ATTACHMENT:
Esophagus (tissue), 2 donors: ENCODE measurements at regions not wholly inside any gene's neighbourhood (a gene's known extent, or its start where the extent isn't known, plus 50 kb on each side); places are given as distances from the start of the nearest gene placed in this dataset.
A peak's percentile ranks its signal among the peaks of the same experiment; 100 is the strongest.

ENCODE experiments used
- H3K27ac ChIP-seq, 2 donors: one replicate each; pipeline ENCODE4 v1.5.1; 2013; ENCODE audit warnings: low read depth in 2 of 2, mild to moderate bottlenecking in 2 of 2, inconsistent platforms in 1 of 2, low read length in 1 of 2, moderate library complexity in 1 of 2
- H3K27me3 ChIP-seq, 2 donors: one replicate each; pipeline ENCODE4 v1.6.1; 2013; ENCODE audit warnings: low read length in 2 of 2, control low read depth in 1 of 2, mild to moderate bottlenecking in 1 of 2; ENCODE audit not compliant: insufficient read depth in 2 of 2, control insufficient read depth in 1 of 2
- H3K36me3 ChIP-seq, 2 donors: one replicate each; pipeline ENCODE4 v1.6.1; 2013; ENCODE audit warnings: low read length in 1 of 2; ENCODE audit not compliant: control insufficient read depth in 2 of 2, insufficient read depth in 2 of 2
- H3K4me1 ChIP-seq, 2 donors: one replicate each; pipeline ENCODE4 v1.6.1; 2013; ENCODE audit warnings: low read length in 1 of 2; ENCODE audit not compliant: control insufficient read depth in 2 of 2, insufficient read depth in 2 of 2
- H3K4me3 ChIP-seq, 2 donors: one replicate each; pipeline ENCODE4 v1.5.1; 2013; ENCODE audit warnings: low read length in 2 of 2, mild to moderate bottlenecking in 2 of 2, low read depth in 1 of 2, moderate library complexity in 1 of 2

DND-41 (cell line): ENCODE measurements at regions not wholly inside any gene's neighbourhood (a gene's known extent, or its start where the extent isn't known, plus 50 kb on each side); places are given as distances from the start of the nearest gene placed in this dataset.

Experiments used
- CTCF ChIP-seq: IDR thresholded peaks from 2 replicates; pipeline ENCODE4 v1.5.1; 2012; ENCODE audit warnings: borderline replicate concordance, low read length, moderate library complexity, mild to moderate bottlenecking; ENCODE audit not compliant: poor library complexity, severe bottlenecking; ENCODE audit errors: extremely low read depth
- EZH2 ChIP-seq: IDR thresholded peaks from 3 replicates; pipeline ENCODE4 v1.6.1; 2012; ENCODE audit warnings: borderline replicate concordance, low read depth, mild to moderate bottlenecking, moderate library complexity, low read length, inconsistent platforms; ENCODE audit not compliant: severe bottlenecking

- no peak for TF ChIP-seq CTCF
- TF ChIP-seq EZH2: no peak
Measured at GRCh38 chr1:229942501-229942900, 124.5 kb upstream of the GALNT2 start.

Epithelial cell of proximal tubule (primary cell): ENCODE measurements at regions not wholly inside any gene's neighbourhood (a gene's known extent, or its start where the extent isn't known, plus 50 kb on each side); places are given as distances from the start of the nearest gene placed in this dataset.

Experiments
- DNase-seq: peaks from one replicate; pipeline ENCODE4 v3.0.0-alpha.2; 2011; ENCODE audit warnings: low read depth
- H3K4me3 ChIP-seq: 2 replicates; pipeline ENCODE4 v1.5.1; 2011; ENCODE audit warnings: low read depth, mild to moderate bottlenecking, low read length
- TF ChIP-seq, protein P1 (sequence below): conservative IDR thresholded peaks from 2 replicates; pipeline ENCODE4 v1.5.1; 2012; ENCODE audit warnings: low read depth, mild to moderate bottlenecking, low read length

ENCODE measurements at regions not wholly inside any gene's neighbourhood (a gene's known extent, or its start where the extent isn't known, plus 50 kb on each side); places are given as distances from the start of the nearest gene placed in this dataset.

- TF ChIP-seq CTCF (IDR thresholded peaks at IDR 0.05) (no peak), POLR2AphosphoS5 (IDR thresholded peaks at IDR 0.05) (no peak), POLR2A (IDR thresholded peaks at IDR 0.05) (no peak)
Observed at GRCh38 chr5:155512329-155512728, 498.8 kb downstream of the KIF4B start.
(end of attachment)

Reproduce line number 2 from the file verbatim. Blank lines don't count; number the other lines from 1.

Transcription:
A peak's percentile ranks its signal among the peaks of the same experiment; 100 is the strongest.